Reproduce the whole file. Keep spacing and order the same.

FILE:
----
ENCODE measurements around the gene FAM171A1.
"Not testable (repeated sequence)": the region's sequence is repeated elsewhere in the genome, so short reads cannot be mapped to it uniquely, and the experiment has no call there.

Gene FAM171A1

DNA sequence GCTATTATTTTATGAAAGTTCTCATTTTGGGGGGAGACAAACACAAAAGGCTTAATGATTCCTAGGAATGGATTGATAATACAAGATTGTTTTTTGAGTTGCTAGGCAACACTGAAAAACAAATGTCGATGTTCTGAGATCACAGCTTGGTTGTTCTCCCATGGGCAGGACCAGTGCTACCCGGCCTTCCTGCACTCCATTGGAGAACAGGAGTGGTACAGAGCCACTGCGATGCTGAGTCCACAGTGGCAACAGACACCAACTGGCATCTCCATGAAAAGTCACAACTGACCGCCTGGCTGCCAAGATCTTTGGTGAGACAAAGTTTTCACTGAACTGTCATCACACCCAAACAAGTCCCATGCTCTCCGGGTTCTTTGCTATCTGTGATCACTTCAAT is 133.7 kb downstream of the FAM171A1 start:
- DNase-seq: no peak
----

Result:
ENCODE measurements around the gene FAM171A1.
"Not testable (repeated sequence)": the region's sequence is repeated elsewhere in the genome, so short reads cannot be mapped to it uniquely, and the experiment has no call there.

Gene FAM171A1

DNA sequence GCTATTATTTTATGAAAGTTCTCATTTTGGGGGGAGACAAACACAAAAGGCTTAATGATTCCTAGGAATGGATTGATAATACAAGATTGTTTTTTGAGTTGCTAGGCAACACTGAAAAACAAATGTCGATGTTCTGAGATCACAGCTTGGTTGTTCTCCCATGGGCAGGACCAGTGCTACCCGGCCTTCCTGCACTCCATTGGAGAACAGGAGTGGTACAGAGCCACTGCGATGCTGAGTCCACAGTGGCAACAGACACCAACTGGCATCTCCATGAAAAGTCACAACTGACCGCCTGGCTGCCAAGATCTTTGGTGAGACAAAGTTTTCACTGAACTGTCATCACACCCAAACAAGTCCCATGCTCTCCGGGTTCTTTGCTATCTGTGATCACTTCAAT is 133.7 kb downstream of the FAM171A1 start:
- DNase-seq: no peak